Who responds when you call 911?

July 11, 2008 3:57:33 PM PDT
13 Undercover is back with another exclusive questioning your safety, especially if you live in Harris County suburbs. When you call for help, will the closest law enforcement officer get the call? We've shown you evidence the sheriff's office is cannibalizing patrols your taxes pay for to make sure certain neighborhoods have their contract patrols. How some Houston neighborhoods get cheated.

Jim nelson was beating the heat in the neighborhood swimming pool in Kenswick.

"I've been here about 30 years," he said.

This is unincorporated Harris County and Kenswick is one of hundreds of neighborhoods who pay extra for law enforcement protection.

I asked him if he called 911 for help, did he expect the closest cop to show up.

"Yes sir," he replied.

We have news for Mr. Nelson and the rest of you in Harris County's suburbs.

There is a chance when you call 911 in unincorporated Harris County you are not going to get closest unit to his house.

"That's absolutely right, there's a chance that can happen," said Chief Deputy Danny Billingsley of the Harris County Sheriff's Office.

911 call takers don't even check.

"They do not, they are call takers they don't have time to do that," said Lisa Dodson with the Harris County Sheriff's Office Dispatch.

Nelson and other Kenswick folks pay taxes for a sheriff's patrol but it also pays for a security contract with Precinct 4 constables. So county 911 call takers forward the call to the constables first, even if the contract deputy isn't on duty, even if a sheriff's deputy is closer.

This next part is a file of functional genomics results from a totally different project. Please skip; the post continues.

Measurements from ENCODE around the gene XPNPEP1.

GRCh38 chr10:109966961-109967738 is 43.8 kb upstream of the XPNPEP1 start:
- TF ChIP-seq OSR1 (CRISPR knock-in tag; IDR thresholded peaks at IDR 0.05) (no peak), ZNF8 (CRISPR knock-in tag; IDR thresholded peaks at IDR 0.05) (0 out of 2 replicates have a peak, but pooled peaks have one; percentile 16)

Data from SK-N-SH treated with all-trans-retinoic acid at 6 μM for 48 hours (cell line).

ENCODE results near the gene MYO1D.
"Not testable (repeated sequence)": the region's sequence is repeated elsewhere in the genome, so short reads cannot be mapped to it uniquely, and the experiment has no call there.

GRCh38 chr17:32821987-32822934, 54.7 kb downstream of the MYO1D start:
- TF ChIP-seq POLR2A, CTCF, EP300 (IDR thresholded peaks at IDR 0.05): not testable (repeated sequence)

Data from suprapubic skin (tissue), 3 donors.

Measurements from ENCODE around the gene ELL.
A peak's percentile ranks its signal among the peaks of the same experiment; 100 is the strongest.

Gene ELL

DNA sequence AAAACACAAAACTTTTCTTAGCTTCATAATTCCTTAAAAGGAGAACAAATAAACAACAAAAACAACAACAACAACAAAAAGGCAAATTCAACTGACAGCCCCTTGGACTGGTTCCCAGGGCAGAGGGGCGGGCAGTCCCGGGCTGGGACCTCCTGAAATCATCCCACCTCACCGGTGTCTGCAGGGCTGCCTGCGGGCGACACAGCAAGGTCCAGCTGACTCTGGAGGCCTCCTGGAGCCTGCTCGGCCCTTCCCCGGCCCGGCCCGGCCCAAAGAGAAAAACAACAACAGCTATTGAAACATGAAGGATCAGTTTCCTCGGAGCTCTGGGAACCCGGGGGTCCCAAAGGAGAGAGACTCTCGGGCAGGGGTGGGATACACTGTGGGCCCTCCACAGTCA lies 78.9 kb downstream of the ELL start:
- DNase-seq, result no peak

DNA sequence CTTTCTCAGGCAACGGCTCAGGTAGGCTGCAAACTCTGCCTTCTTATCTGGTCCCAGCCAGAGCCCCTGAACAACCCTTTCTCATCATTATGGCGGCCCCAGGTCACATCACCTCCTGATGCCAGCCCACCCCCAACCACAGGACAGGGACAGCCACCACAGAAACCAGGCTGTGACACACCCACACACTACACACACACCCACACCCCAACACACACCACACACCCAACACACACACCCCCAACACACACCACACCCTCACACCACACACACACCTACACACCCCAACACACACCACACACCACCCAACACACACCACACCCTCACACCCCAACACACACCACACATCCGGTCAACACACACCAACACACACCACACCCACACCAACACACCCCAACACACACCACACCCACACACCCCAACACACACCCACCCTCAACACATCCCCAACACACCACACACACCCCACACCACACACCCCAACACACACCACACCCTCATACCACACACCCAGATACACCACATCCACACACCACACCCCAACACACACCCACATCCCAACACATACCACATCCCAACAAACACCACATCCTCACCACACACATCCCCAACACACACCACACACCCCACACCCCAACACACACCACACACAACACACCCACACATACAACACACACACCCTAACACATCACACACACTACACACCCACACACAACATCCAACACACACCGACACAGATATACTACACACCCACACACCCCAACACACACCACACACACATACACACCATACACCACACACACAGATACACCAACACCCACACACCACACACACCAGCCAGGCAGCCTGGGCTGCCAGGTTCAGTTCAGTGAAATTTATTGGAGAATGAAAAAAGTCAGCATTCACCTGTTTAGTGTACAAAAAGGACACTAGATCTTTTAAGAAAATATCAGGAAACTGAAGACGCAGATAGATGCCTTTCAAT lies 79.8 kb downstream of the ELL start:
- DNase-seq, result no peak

"The gentlemen's agreement is on calls in the contract they'll get first shot whether it's an emergency or not," Dodson said.

"It may not make sense but it's the nature of the beast," said Chief Billingsley.

When Jim Nelson needs the law he calls the number for the constable on the sign in his neighborhood.

"If a 911 call goes directly to the precinct, we may never know at all," said Chief Billingsley.

Even if a sheriff's deputy is around the corner.

I asked Mr. Nelson if he thought that sounded stupid.

"Very," he replied.

"That is one of the weaknesses of the system basically nine agencies patrolling in Harris County," said Chief Billingsley.

The county 911 operators can find on their computers where sheriff deputy cars are whenever they want. They are equipped with GPS, but not constable cars.

"If one outfit has GPS, all of them should have," Nelson said.

So if Jim Nelson needs help, he gets it as fast as he can.

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